We can have hope because of the justice of God
Who doesn’t desire justice? I have never met anyone who did not long for justice for themselves and others. However, what is interesting is the ingrained inconsistencies of our desire. For generally we define justice by what is best for me.
I do not mean to be demeaning in this observation, but due to our lack of objectivity, we desire what we believe we deserve. For example, nearly everyone that I ask believes that they deserve to go to heaven. Why? Because they are a good person. However, this begs the question, “What is your standard for measuring good?”
All of us can think of someone that we are better than morally, but does this comparison make us good? I have yet to meet someone who claims to be righteous when Christ is the standard of righteousness! However, we are judged by Christ’s righteousness not our neighbors and we fail to remember our guilt as James 2:10 reminds us, “For the person who keeps all of the laws except one is as guilty as a person who has broken all of God’s laws.” It is only as we recognize our guilt that we will look for a savior. Then, rather than seeking a way out, we will seek out Christ; the one who came to set sinners free from the power of sin.
The root of our problem is the desire to sidestep our problem of sin. Maybe I can illustrate it better by exploring the difference between a patrol officer and a traffic camera in enforcing traffic laws. The question to consider is which is God more like?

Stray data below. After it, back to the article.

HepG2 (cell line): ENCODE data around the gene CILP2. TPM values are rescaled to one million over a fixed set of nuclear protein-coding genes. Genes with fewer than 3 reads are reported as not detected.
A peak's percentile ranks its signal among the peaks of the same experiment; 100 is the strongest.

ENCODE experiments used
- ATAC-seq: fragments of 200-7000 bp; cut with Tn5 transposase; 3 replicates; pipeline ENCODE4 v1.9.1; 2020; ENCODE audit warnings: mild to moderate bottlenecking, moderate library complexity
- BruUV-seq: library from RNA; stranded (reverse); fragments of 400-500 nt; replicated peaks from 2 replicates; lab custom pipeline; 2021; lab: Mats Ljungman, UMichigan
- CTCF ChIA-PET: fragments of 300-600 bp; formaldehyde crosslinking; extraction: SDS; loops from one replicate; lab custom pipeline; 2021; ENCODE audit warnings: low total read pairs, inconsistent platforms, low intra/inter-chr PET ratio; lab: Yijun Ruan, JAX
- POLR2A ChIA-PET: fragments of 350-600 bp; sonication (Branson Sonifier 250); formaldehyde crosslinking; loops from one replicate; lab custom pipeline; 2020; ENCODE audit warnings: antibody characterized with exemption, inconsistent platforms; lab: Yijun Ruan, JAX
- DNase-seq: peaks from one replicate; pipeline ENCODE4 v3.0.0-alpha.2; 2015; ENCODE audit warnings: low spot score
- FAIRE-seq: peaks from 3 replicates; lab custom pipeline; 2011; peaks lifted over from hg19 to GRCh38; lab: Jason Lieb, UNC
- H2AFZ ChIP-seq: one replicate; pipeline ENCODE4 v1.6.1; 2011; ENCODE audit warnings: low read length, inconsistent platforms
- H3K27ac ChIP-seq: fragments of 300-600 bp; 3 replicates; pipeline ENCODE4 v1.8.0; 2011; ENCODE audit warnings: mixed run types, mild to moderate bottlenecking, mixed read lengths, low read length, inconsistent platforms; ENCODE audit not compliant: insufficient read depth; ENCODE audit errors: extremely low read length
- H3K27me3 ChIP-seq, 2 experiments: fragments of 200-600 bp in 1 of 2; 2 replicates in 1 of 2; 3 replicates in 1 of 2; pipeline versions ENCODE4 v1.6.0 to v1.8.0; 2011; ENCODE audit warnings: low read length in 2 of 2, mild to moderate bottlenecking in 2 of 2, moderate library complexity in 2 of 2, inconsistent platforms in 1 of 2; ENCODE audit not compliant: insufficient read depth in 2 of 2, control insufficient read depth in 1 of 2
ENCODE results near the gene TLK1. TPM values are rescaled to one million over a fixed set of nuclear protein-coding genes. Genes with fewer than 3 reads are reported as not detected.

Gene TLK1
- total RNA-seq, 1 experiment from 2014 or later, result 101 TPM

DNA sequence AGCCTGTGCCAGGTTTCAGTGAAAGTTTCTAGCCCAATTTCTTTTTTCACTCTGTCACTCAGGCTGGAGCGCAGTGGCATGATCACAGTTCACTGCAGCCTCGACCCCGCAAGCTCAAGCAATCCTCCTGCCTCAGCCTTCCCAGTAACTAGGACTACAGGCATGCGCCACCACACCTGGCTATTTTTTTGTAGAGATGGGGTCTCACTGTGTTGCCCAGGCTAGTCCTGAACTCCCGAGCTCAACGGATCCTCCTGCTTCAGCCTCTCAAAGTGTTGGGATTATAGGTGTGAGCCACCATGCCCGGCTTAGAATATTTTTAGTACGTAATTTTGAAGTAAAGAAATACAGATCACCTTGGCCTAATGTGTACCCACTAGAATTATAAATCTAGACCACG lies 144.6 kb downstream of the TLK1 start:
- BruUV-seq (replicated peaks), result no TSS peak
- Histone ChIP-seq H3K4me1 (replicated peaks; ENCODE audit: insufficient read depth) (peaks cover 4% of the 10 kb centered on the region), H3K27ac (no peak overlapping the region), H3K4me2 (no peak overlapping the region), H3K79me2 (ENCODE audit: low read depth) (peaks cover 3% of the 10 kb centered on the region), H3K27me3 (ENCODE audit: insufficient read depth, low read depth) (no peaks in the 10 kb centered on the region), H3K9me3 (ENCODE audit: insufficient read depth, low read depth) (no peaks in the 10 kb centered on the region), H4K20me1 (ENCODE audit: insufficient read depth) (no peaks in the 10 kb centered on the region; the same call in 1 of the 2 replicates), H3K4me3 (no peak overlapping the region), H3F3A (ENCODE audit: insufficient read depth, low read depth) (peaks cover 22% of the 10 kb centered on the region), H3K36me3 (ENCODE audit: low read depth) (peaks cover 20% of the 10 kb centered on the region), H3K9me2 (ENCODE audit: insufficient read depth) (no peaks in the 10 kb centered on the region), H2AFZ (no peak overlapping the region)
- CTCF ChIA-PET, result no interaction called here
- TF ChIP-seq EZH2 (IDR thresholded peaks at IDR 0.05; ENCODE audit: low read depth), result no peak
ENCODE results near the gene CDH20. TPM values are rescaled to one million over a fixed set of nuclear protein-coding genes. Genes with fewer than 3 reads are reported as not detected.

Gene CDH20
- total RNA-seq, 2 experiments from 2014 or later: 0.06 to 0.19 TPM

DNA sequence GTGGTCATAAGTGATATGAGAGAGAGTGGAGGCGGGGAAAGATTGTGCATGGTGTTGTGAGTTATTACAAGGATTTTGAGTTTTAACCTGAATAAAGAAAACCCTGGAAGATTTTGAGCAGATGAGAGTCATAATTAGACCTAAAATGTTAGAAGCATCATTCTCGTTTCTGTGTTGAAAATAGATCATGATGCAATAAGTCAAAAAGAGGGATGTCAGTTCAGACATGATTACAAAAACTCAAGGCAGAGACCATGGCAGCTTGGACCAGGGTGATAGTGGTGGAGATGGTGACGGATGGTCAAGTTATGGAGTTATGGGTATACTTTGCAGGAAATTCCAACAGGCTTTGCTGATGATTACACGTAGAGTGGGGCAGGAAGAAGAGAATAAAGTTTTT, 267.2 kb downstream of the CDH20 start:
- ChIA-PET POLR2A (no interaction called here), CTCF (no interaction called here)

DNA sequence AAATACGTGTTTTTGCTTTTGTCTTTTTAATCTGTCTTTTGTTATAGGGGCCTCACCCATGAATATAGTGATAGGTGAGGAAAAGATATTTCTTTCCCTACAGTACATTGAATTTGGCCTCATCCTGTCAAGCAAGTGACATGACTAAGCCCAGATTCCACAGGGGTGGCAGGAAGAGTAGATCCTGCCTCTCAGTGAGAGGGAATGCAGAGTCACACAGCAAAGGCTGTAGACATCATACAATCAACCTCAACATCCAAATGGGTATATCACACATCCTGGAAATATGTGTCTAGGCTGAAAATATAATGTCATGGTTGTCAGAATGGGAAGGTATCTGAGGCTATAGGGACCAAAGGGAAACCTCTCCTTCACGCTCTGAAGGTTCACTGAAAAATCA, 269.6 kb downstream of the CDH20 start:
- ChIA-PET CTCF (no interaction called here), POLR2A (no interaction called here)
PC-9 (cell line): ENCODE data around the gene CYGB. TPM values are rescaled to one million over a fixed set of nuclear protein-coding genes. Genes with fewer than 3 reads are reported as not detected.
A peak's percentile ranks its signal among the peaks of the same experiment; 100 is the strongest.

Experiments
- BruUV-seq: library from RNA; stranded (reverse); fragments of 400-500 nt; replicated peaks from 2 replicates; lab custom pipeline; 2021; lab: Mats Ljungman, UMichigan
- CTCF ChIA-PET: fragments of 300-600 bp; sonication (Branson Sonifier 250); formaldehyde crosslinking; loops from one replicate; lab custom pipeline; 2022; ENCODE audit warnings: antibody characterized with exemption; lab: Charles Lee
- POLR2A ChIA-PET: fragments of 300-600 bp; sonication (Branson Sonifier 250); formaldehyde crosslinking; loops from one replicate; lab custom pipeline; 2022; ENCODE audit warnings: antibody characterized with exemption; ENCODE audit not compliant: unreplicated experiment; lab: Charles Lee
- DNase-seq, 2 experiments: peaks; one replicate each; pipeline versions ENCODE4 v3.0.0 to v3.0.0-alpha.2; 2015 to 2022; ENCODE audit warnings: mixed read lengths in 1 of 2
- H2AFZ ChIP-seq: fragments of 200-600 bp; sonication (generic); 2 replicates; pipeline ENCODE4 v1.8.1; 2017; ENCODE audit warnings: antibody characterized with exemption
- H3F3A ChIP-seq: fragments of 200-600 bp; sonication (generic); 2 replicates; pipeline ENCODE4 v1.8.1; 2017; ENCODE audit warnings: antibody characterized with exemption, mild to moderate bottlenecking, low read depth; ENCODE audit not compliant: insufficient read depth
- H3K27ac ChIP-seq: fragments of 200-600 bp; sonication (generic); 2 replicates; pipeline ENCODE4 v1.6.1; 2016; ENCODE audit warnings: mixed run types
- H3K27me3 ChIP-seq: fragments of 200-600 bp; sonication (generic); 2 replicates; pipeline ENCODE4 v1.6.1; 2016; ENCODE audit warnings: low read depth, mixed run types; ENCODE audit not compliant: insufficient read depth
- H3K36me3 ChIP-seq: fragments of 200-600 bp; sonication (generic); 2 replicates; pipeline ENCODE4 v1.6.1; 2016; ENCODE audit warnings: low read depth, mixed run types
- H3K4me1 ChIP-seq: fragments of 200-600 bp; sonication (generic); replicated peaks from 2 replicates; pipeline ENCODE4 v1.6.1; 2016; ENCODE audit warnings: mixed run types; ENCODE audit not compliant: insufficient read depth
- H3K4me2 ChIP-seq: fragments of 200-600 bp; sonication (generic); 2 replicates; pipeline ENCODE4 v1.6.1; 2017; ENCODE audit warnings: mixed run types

Today, many communities use traffic cameras to enforce traffic laws. If you run a red light, or speed, or make an illegal turn, the traffic camera is programed to take a picture of you and your vehicle’s license plate and mail you a ticket. You may not even be cognitive of your infraction or guilt, but there it is in living color. While there is an appeal process, for the most part your guilt has already been established and a fine levied.
Assuming that you are guilty, which would you rather face in your guilt — the traffic camera or the patrol officer? Most without hesitation would answer the patrol officer. Why? Because they will listen to our story, maybe show mercy and extend to us unwarranted forgiveness by possibly giving us a warning. So, to stretch my illustration a bit further, would we rather relate to God as a patrol officer or the traffic camera? Again, we are likely to say the patrol officer! Why? Because then we might find a way out of our guilt as a sinner.
As much as I understand this, it creates a god of our own liking rather than knowing the God of scripture. While God is a God of mercy and grace, he is also a God of justice and righteousness. The desire for God to be more like us in hopes of wiggling out of the penalty of our sin corrupts who God is.
Sin is black and white, right and wrong. We steal or we don’t, we lie or we tell the truth. We create categories for sin to lessen the offense and reason that because “The Lord is full of compassion and mercy” he will surely let us off with just a warning. However, the sin that we have inherited from Adam leaves us condemned and no amount of good deeds can cover it up.
The good news of the gospel is that because of Christ we have hope. For while God is certainly more like the traffic camera, convicting our conscience of our irrefutable guilt, we are shown grace, unmerited forgiveness, through Christ. “God showed his great love for us by sending Christ to die for us while we were still sinners.” (Romans 5:8)
We may think that we want a god who is like us, but do we really? Because God judges with righteousness, we can have full assurance knowing that God’s righteous demands were satisfied it Christ, and that “God made us alive together with him, having forgiven us all our trespasses, by canceling the record of debt that stood against us with its legal demands. This he set aside, nailing it to the cross.” (Colossians 2:13, 14)
I give thanks for God’s justice, because then may I trust in His words, and his word tells us that it is because of his justice that we who are sinners can now have hope through Christ.